7 things @ 9 o’clock (11.26)

1. Today is the feast day of hymn writer Isaac Watts (1674-1748). The man died 265 years ago and millions of people are still singing his songs. He wrote “Joy to the World,” “O God, Our Help in Ages Past” and this one — which was also Gandhi’s favorite Christian hymn:

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2. Erin Matson took her almost-5-month-old daughter with her for a lobby day in support of the Pregnant Workers Fairness Act. That bill would require employers to make reasonable accommodations for pregnant women in the workplace. Without that legal protection, they may be forced to choose between keeping their pregnancy and keeping their paycheck — without which they may be unable to keep their pregnancy.

Gobble tov.

I’ve noted before that this bill is supported by the National Women’s Law Center and by just about every feminist or pro-choice group you’ve ever heard of. Oddly it is not supported by any of the “pro-life” groups. Or perhaps not so oddly. It’s tricky trying to interpret a silence, but theirs is a conspicuously loud silence on this issue. It’s a kind of silent scream, you might say. And what it says about the real priorities of those groups is not pretty.

3.‘Cause it’s weird … and wonderful.” That’s Pastor Phil Wyman explaining why he loves his adopted hometown of Salem, Mass. Benjamin Corey of Formerly Fundie has a long interview with Wyman that’s a fascinating read. I don’t know anything about Wyman or his church, but it seems like if any of us showed up there — evangelical, Pagan, atheist, liberal, right-wing, whatever — he’d cheerfully offer us a cup of cocoa on a cold day. I suspect his theology is, in many ways, very different from my own (“We do dream interpretation,” he says, nonchalantly), but I bet the cocoa is pretty good.

4. Thanks, Alex. I’ll take Religious Tribalism for $400.

“20 years ago, Eric Metaxas knew practically every born again believer in Manhattan. ‘It was like a spiritual ghost town,’ the cultural commentator, thought leader and author recalled.”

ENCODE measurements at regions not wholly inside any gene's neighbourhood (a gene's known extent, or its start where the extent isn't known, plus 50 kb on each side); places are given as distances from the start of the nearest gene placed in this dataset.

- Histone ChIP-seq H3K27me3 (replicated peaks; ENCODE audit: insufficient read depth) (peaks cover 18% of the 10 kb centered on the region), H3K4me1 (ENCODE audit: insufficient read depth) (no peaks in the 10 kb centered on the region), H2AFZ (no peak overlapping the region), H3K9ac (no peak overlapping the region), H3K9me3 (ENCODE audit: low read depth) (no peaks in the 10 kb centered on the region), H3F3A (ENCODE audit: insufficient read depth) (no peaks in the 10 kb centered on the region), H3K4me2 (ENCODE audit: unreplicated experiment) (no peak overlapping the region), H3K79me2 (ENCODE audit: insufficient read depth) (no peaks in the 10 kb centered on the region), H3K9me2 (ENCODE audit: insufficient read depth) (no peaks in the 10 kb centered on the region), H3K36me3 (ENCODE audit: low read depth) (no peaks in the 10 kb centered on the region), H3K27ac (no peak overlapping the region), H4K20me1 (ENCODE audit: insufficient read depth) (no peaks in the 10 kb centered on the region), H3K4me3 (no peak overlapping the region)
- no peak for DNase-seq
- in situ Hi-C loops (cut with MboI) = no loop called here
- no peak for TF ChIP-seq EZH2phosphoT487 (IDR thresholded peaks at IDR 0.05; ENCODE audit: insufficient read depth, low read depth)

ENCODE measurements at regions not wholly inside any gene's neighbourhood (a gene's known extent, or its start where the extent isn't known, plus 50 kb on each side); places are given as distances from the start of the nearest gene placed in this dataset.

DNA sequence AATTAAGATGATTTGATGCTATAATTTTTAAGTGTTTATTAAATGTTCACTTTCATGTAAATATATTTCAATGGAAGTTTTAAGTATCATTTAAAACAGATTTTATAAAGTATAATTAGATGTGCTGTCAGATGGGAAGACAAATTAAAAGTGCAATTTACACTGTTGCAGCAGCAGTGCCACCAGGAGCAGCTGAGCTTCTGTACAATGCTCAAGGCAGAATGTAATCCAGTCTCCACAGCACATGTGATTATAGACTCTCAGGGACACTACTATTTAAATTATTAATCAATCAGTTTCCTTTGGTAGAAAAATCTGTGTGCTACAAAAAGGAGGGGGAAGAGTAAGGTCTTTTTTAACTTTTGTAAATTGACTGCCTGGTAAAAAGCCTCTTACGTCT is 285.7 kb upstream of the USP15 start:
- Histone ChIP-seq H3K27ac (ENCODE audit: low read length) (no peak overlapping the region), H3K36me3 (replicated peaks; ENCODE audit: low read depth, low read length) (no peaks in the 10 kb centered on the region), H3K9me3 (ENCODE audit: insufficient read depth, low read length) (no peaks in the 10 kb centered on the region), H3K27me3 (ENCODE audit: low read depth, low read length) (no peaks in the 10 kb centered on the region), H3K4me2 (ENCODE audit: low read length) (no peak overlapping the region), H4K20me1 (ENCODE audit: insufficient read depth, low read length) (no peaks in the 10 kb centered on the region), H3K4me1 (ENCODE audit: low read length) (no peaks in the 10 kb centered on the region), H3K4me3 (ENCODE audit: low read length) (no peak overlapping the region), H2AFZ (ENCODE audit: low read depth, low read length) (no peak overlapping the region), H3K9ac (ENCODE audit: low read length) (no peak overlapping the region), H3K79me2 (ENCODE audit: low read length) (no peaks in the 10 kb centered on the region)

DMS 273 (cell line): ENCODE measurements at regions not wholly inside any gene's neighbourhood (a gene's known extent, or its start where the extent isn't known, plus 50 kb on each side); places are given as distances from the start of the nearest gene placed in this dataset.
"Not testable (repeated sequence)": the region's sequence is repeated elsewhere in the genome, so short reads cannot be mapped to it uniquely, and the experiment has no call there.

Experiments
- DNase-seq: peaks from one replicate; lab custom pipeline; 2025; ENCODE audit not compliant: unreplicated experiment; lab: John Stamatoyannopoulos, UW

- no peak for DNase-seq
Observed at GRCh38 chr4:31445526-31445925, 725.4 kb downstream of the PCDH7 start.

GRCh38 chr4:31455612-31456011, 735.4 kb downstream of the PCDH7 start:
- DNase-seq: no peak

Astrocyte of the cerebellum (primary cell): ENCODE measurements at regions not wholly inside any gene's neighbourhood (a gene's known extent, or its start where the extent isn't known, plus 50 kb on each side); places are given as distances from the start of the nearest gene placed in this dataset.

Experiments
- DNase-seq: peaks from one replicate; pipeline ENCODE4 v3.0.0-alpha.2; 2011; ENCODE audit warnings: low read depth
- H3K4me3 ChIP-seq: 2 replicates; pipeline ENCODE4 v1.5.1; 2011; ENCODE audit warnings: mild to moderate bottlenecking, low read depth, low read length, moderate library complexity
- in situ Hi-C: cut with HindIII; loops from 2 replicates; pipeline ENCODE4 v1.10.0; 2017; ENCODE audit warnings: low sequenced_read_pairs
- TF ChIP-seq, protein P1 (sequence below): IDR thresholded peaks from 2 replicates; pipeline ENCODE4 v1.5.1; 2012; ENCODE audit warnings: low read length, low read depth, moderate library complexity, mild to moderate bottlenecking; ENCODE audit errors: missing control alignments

What is preening subcultural myopia?

“You’ve won $400!”

5. Speaking of Jeopardy! champions … the Consumer Financial Protection Bureau has scored a hit, a palpable hit, against payday lenders. Sleazy Cash America will be paying $19 million in penalties — that’s a $5 million fine, and $14 million in refunds to the people they ripped off. (I’m really, really liking the CFPB, but it needs a better name or nickname.)

6. Julian Borger on “How Iran nuclear deal was clinched to Johnny Cash’s ‘Ring of Fire‘”:

When the negotiations inevitably spilled into the weekend, the Intercontinental was double-booked. On one wing of the first floor were the committee rooms set aside for the talks, but the rest was hired out for parties.

On the Saturday night a charity ball was held, the organisers of which decorated the hallway with a full-size hot-air balloon gondola, and hired a country-folk band who became more raucous as the evening wore on. As midnight passed and it was genuinely unclear whether the high-level political capital being spent would pay off or collapse under its own weight, the focus of the diplomats poring over heavy-water reactor designs was constantly assaulted by the strains of “Loch Lomond” and “Ring of Fire.”